How Parents Influence Outdoor Active Play Among 7-12 Year Old Children
Ferrao, Thomas H.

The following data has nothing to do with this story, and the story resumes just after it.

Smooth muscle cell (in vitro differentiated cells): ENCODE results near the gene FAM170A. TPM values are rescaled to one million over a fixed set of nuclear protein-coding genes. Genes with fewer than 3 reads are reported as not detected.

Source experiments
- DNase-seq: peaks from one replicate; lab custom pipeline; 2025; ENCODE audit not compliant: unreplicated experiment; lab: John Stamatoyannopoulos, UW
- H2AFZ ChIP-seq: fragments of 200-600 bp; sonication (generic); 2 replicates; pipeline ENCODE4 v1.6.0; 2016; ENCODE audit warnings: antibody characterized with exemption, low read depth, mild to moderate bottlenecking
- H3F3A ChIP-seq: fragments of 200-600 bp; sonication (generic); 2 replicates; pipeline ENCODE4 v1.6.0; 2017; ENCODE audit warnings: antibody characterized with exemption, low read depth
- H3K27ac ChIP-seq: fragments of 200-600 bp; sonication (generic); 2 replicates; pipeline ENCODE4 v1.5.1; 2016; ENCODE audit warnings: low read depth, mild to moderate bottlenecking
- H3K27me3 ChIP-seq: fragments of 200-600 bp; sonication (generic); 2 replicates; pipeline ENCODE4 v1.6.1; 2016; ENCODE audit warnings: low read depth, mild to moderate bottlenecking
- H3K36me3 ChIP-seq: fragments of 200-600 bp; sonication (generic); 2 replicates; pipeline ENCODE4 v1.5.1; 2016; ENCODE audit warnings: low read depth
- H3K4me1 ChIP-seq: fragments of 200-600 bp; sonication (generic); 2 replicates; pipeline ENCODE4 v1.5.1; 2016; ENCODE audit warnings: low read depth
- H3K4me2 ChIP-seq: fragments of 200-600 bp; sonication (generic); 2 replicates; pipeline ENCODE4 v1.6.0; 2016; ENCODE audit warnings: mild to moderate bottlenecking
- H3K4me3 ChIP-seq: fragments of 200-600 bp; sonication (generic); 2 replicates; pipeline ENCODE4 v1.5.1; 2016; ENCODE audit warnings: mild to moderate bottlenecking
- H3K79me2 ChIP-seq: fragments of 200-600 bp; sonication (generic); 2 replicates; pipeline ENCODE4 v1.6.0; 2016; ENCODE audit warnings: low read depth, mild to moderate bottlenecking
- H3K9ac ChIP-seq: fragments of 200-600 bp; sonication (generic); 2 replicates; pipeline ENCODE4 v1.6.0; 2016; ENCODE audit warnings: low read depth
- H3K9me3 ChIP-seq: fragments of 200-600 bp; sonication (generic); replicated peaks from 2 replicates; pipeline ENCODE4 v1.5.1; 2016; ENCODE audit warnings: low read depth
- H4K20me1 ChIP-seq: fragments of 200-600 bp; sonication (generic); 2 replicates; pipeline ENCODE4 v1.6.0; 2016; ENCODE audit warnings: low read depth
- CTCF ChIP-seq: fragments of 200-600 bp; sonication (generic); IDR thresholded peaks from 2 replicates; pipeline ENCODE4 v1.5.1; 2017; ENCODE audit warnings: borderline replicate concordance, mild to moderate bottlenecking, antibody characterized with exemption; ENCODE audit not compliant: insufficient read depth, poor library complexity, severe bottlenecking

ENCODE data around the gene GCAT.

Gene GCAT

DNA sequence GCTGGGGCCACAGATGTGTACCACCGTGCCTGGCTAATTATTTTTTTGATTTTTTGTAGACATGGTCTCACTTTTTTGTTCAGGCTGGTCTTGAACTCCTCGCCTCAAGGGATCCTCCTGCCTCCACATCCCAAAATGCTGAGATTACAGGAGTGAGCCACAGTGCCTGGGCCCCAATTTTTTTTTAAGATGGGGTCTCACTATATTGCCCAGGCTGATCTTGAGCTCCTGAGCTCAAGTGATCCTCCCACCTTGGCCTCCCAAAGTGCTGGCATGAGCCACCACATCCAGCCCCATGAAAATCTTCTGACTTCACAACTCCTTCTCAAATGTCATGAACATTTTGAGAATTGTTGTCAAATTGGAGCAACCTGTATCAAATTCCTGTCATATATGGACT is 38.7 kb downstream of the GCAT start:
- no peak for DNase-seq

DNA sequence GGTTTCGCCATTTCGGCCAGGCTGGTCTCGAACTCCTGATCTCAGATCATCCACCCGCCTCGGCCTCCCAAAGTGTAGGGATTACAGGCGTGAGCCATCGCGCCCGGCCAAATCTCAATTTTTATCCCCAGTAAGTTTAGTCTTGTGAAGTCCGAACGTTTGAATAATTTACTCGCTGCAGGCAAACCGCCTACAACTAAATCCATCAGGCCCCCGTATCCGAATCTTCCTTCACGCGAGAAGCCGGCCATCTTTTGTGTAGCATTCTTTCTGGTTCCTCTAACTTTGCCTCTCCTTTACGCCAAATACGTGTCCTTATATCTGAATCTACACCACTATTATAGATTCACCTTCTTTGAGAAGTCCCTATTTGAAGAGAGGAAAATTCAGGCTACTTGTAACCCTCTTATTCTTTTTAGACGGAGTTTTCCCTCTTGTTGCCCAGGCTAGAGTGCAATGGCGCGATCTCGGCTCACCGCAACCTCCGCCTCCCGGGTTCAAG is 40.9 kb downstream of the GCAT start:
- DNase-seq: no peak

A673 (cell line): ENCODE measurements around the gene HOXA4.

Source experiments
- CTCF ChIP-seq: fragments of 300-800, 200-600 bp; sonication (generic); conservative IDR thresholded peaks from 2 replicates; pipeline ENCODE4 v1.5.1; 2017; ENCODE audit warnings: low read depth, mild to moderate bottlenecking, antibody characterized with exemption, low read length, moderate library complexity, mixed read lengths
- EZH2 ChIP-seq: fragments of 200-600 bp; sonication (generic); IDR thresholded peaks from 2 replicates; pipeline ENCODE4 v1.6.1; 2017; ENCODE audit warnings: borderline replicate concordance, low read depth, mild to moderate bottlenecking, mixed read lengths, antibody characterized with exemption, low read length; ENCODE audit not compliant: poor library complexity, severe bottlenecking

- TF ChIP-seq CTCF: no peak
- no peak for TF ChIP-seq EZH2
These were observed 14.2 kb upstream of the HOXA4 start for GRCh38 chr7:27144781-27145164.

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Physical inactivity is a public health problem and surveillance data indicate remarkably low levels of physical activity amongst children globally. In Canada, only 14% of children between the ages of 5-11 are meeting the guidelines for physical activity. Correspondingly, the time children spend outdoors has decreased in recent decades, which suggests that they engage in less outdoor active play. Outdoor active play refers to unstructured and self-directed physical activity which occurs during leisure time. Little is known about the determinants of outdoor active play, although it is likely that parents influence this behaviour. The purpose of this thesis was to examine how parental encouragement for outdoor physical activity and parental role modeling for physical activity are associated with outdoor active play. An anonymous survey was completed by 514 parents of 7-12 year old children using FluidSurveysTM online survey software. The survey assessed outdoor active play frequency, parental encouragement for outdoor active play, and parental role modeling for physical activity. The survey also included items that assessed child and family demographics, other factors of parental influence (eg, independent mobility, facilitation, involvement), and neighbourhood factors such as perceptions of road safety and crime risk. A key result of this thesis is that parental encouragement for outdoor play was strongly associated with outdoor active play. After adjusting for confounding variables, children who received the most parental encouragement engaged in outdoor active play nearly three times more often than children who received the lowest amount of encouragement (5-6 times per week or more vs. 1-2 times per week or less). Parental role modeling for physical activity was weakly associated with outdoor play after controlling for confounders as there was a 2.3 unit difference in outdoor active play frequency scores across parental modeling quintiles. A parental sex by role modeling interaction was found indicating that only mothers’ role modeling was positively associated with outdoor active play. These findings suggest ways that parents can promote their children’s outdoor active play, particularly by encouraging this behaviour. This work could inform future public health interventions aimed at increasing outdoor active play participation among 7-12 year old children.